“Do magazines culture?” Rajat Neogy, the founder of Transition magazine, once asked.
African literary magazines and journals don’t just shape literary culture, they offer the most rebellious responses to political and social movements. They not only respond to the cultures they’re in, these magazines also create distinct cultures of their own that reflect the personalities of their editors.
Some are experimental and bold, some are satirical and polemic, some can also be aesthetically conservative, but they all find beautiful ways to confront the most pressing issues in society. Magazines archive stories that might not always gain the attention that books will, but are sometimes the most thrilling work in a writer’s career.
Here are five of the most notable literary magazines that have shaped contemporary African literature.
Black Orpheus: A Journal of African and Afro-American Literature
Image via Amazon.
Based in Nigeria, Black Orpheus was groundbreaking as the first African literary periodical on the continent publishing works in English. It was founded in 1957 by German editor Ulli Beier, and was later edited by Wole Soyinka, Es’kia Mphahlele, and Abiola Irele. The magazine stopped printing in 1975.
At a time when African writers needed spaces where they could simply gather and enjoy each other’s works, the magazine was started to promote African literature, publishing the works of literary giants like Chinua Achebe, Ama ata Aidoo, and Christopher Okigbo in their early career. The best part of the magazine was that it introduced literature from French, Spanish, and Portuguese speaking regions to an English speaking audience, particularly the translated works of the negritude poets like Aimé Césaire, Birago Diop, and Léopold Senghor.
Image via Transition’s Facebook page.
The name Transition reflects the moment that birthed the magazine in 1961. Transition was founded by Rajat Neogy in Kampala when Uganda, like other African nations, was gaining its independence. Like Black Orpheus, the magazine published notable writers like Achebe, Ngugi wa Thiong’o, Nadine Gordimer, and Taban lo Liyong when they were new writers.
Transition has had some of the most epic debates about African literature over the years, especially in the earlier issues when writers were throwing some old school poetic shade against each other (Soyinka began an essay to his critics with this line, “Pretenders to the crown of Pontifex Maximus of African poetics must learn to mind the thorn.”) The magazine has had fearless takes on politics that eventually forced it to be transferred to Nigeria when Soyinka was editor, and later to the U.S. Transition is now housed at Harvard University and is still producing provocative work like the post-Trump election issue appropriately titled White A$holes.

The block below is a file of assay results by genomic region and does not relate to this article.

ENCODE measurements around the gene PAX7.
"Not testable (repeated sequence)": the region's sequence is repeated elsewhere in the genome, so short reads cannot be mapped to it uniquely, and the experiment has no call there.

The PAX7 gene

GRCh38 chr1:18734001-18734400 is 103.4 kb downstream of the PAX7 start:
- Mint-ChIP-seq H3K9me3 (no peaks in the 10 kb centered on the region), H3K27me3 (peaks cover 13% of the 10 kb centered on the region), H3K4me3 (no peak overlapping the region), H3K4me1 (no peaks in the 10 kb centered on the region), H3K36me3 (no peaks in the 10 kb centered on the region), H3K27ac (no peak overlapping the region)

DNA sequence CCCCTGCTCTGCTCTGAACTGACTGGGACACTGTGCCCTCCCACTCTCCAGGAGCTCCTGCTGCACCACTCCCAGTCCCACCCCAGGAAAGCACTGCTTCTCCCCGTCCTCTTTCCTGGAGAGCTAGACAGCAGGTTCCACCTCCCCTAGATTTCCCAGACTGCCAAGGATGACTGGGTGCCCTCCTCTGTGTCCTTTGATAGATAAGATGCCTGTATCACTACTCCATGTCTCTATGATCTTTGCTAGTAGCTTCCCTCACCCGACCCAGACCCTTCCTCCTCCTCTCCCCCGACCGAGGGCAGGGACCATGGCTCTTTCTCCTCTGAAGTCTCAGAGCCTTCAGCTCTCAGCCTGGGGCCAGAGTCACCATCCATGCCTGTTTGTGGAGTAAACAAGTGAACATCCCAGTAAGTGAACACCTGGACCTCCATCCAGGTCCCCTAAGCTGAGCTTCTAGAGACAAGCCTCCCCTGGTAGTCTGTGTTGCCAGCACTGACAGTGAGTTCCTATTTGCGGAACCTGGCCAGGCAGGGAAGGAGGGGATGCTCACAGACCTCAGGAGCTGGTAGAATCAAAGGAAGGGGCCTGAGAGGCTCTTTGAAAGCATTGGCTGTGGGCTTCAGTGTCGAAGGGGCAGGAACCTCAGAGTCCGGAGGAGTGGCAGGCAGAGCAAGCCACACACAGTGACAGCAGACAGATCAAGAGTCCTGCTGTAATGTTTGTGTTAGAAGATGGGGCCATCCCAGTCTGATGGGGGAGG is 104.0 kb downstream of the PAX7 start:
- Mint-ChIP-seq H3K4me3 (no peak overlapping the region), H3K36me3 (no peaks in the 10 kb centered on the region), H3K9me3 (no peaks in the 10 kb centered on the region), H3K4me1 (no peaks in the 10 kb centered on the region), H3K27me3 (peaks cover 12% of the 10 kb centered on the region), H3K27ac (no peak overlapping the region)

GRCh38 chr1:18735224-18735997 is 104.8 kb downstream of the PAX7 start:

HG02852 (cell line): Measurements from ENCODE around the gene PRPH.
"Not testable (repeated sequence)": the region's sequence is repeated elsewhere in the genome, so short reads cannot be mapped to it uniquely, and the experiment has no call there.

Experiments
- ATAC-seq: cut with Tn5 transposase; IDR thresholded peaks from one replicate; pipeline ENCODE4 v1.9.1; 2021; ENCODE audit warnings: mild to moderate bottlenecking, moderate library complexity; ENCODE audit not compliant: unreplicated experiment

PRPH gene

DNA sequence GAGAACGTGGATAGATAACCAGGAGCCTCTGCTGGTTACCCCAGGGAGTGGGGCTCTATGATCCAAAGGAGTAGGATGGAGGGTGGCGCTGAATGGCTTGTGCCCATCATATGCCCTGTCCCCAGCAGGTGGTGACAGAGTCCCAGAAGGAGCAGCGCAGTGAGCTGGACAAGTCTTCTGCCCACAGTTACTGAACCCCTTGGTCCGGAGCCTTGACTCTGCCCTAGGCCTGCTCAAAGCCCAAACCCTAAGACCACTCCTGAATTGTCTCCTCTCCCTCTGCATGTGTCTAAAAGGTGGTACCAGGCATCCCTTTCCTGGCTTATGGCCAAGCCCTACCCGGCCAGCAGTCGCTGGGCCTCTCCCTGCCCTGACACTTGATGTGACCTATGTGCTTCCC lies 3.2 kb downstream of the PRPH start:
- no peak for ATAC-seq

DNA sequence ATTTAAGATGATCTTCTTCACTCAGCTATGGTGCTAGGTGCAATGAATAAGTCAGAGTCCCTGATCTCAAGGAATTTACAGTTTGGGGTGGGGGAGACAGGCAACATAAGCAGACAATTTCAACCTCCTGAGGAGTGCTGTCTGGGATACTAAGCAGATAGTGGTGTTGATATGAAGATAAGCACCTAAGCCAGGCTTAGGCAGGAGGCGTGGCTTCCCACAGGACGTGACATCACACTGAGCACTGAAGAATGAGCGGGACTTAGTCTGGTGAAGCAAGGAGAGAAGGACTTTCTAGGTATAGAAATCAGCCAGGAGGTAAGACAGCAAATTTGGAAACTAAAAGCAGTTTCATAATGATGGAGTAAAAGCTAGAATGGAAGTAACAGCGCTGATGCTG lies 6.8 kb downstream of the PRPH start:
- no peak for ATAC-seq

Image via Kwanitrust’s Twitter page.
“You know you’ve been sleeping for a long time. All of a sudden someone just comes and paints the country red, blue, green, and light. So everyone just comes out of their bedroom. And everyone who hasn’t been cleaning their house starts cleaning it. And those with houses too clean start throwing mud on the wall.” This is how Binyavanga Wainana described the artistic revolution in 2002 that led to the creation of Kwani? where Wainana became the first editor.
Kwani? began after a group of Kenyan writers, artists, and journalists became frustrated with the slow publishing scene in the country that mostly accommodated earlier writers like Ngugi from the Transitionand Black Orpheus generation. A new publication was created in 2003 for emerging writers that has led to the incredible literature we enjoy today from Kenya. The journal has published works by writer like Yvonne Owuor, Parselelo Kantai, Andia Kisia, Uwem Akpan and Billy Kahora.
Image via Chimurenga’s website.
“Chimurenga” is the Shona word for “liberation.” The founding editor of Chimurenga magazine, Ntone Edjabe, is a Cameroonian journalist and a DJ who engages literature, music, and politics with a rebel spirit that reflects the magazine’s name. Like Transition, Edjabe founded Chimurenga in 2002 in Cape Town at a time where South Africans were having lively discussions about life during and after political and social revolutions.
What makes Chimurenga unique is not only the amazing writing that they publish, but the ways the platform evokes other mediums with literature. Chimurenga has various publications including The Chronic (a newspaper styled magazine), the African Cities reader (publication that explores urban life), and the Pan African Station (online radio and pop-up studio). They’ve published the works of writers like Lebo Mashile, Stacy Hardy, Wainana, Chimamanda Adichie, and Percy Zvomuya.
Last month, Chimurenga posted on Facebook that they were being forcibly removed from their home in Cape Town where they had been based for 20 years. While the magazine will continue publishing work, it’s a reminder to support organizations that are crucial to African literature.
image via Jalada’s Facebook page.
Writing about African literary generations, Keguro Macharia once said, “If one is slightly cheeky, the fourth generation lives in Chimamanda’s inbox. More seriously, it is incarnated in the border-crossing collective work of JALADA.”
While the other literary magazines and journals where mostly print magazines, JALADA represents the digital moment where African literature is thriving on online platforms like Saraba, Enkare, and Brittle Paper. JALADA began after a group of writers from various African countries published their work on their own website which became so popular they began receiving submissions from other writers. The platform has since had exciting themes for their issues like insanity, sex, Afrofuturism, and translation. Notable contributors include Clifton Gachagua, Tsitsi Jaji, Novuyo Tshuma, Moses kilolo, Wanjeri Gakuru, and Mehul Gohil.
Article first published in http://www.okayafrica.com/